Josh Hannay might have only featured in two Origin games in the early 2000's but it's behind the scenes that he's making his biggest impact for the future of the Queensland rugby league.
Transitioning into coaching after his playing days were over, Hannay was appointed to take the reins of the Maroons' under-18's sides in 2016 and 2017 – there mentoring the nucleus of this year's series-winning squad in Pat Carrigan, Tino Fa'asuamaleaui, Murray Taulagi, Tom Gilbert, Corey Horsburgh and J'maine Hopgood.
He's seen firsthand that seeds of Origin success aren't planed in camp – where players have limited time to connect – but are rather forged in the junior ranks, where players get a solid grounding in the fundamentals of what it means to represent their state and play for the jersey.
That rings especially true of the players who featured notably in his junior sides from those two years and have emerged out the other side as household names across Queensland and beyond, despite their initial lack of success.
“I remember we got hammered in both those games," Hannay recalled.
"New South Wales were too good for us, they were unbelievable. But it's not just about that game, right? It's about the future and it's about this development arm that we have here. And even though we might not have won on those occasions, we’re seeing the fruits of it now.
“That's what it's about and that's why we have those programs in place – to create and develop future Origin and stars.
"When there's that nurturing of those guys who are coming through together, you can see it in the way they play and how connected they are. You can see they're not a team that's been thrown together for a game of footy this year; there's a deeper connection than just being picked to play State of Origin this year.
“There's a comfort there with each other that they know each other. It's pretty cool and I'm really happy and proud of those boys to see where they are now.”
Hannay's impact has quickly extended beyond that core group – now influencing some of Queensland's greatest ever contributors as they transition from the playing field to the coaching box.
“We're not NRL coaches so he's had a really big impact on the way we go about it and the little subtleties and little structures in a coaching style,” Maroons coach Billy Slater said.
“He's been a big part of our defence on our edges, and that's a real strength of our game. He's created some principles in and around that, but it's not just the roles that they have focus on, it's everything.”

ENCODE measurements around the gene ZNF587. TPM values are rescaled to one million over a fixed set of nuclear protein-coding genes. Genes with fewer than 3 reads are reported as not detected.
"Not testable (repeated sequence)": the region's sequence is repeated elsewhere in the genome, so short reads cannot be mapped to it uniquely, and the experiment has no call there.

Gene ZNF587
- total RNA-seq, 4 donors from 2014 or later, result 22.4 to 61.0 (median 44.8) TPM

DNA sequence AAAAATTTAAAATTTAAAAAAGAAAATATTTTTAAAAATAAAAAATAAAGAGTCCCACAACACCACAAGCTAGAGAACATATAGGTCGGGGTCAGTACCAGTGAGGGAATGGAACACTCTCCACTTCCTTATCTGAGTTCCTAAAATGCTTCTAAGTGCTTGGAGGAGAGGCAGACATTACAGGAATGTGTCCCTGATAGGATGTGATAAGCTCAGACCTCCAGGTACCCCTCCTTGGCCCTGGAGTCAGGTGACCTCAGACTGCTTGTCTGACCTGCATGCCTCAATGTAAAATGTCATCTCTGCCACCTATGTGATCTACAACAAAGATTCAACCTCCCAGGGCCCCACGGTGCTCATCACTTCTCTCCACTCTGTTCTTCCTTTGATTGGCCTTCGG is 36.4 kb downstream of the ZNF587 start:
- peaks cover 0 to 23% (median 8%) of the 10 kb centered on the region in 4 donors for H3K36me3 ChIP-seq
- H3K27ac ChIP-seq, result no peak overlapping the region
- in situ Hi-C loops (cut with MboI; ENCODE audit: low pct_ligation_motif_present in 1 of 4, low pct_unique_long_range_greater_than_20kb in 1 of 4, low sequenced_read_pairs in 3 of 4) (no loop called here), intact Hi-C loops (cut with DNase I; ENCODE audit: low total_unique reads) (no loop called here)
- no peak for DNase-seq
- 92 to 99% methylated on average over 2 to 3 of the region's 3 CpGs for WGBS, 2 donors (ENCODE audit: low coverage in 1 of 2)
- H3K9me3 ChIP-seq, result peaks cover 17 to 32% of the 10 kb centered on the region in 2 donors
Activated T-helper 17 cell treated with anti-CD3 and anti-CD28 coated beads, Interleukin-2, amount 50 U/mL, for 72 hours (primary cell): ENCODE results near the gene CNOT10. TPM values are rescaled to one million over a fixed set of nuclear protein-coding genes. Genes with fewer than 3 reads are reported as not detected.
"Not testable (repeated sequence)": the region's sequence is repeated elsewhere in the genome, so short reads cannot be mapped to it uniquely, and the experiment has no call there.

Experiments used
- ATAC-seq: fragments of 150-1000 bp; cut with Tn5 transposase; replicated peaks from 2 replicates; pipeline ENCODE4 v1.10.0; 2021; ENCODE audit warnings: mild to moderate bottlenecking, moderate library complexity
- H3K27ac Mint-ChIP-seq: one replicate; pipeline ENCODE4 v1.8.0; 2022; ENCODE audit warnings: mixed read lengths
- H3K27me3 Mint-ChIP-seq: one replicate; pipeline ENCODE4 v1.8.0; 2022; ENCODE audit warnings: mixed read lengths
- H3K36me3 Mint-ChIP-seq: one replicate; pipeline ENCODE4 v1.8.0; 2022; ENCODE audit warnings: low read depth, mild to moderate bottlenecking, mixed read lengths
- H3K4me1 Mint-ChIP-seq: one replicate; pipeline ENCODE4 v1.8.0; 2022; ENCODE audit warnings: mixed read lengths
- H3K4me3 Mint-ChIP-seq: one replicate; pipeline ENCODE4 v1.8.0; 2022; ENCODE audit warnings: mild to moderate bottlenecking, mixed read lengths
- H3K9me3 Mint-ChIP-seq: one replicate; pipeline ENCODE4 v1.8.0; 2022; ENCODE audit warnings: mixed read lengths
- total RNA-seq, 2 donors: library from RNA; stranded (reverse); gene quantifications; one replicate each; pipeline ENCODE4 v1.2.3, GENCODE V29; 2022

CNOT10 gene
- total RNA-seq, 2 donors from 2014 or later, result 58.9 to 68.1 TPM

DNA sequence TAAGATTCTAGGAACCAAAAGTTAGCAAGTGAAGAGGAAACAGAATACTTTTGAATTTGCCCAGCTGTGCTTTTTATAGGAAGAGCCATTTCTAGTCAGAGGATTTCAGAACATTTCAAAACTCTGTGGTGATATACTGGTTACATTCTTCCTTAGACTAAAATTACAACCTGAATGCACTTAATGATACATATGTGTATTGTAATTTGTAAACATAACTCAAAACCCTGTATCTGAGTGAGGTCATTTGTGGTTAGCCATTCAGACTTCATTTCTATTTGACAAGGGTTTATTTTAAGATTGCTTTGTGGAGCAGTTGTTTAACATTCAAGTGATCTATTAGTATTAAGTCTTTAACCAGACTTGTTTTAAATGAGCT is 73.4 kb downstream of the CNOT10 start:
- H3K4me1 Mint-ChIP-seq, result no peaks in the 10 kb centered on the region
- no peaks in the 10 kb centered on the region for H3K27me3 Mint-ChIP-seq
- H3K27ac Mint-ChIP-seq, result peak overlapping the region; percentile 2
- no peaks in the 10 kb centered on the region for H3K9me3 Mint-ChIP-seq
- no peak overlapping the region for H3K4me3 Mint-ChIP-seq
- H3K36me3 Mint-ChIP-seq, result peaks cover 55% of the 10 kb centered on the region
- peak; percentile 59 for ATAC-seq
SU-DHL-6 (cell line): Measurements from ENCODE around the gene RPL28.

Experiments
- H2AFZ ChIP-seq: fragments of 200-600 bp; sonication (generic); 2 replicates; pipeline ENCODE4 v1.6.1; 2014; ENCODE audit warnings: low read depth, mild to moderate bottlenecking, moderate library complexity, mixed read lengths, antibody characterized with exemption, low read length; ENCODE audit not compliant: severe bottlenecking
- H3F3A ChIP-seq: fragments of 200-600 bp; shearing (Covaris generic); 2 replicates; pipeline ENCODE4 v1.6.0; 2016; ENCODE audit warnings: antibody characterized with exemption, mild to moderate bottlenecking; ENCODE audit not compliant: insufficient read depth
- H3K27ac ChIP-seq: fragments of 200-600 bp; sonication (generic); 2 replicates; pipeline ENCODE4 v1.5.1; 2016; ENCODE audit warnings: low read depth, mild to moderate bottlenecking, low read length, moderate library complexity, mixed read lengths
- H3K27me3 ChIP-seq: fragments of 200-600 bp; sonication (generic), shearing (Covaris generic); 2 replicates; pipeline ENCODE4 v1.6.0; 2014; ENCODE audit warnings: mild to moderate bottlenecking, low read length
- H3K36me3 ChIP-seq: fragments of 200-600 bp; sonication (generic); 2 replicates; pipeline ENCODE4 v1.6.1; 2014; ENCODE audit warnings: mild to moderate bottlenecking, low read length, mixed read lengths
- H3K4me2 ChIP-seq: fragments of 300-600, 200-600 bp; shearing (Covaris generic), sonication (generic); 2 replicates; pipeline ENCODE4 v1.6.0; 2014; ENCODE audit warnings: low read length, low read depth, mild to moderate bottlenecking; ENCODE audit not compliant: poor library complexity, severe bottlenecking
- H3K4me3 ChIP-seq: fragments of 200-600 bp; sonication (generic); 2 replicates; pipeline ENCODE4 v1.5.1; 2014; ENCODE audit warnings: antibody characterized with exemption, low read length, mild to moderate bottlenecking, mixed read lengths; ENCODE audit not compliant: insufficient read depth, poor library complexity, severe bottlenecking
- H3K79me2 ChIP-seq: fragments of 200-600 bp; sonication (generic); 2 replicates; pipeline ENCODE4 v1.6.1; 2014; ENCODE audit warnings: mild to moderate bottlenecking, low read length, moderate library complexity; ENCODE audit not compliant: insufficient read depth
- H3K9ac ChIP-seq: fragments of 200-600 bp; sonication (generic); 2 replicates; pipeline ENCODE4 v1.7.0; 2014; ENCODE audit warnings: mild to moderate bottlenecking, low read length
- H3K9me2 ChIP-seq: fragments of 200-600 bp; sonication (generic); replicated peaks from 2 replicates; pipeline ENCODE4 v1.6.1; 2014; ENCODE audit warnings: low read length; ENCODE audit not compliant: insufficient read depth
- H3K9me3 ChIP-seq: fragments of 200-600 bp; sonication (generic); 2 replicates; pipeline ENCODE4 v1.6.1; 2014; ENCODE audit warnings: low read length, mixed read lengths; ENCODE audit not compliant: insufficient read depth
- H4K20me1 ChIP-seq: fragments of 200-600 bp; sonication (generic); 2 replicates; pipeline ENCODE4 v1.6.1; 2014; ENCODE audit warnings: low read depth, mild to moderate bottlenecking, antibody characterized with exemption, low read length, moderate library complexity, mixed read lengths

Brent Woolf was chosen as captain by Hannay in his first Under 18 campaign and caught up with his former coach as his Tweed Seagulls side took part in an opposed session against the Maroons in preparation for Origin III.
Woolf said more than recalling anything football-related Hannay had shared with the junior representative team, the players were instilled with Maroon pride.
“It would probably be just the same stuff he tries to teach these fellas. It's all about being harder than New South Wales, just working for each other and showing a little bit of grit,” the Seagulls hooker said in memory of Hannay.
“It is all about just working hard for each other and not wanting to let each other down. It was more on the team stuff rather than being classy [with your play].
"When you're a Queenslander, what you’re doing working with the team... that's what you'd rather do. You want to have somebody that's going to do their job for the team, not miss any of their jobs or miss any of the things they're supposed to do.
“It’s about the connection, that's it.”
“One thing we always have to maintain – because we don't have the depth of talent that New South Wales do – is that strength of connection," Hannay said.
"It's so important for us, and these programs are one way of creating connection. It doesn't have to be about club connections at an NRL level.
“We play with a certain spirit that we all know about and we're famous for and those programs ensure that that spirit lives on, because we're indoctrinating the Queensland legacy, culture and values at an early age. It's not always just about winning that game on that night; it's actually about a bigger picture.
“We often don't come out on the right side of the scoreline in those junior rep games, but ultimately, it's about developing these young men to understand what it means to be a Queenslander.
“It's about getting them to understand what it means to represent the jersey so that when they get to the elite level, these lads have their hearts full of pride for Queensland and the jersey."
Match: Blues v Maroons
Game 3 -
Venue: Accor Stadium, Sydney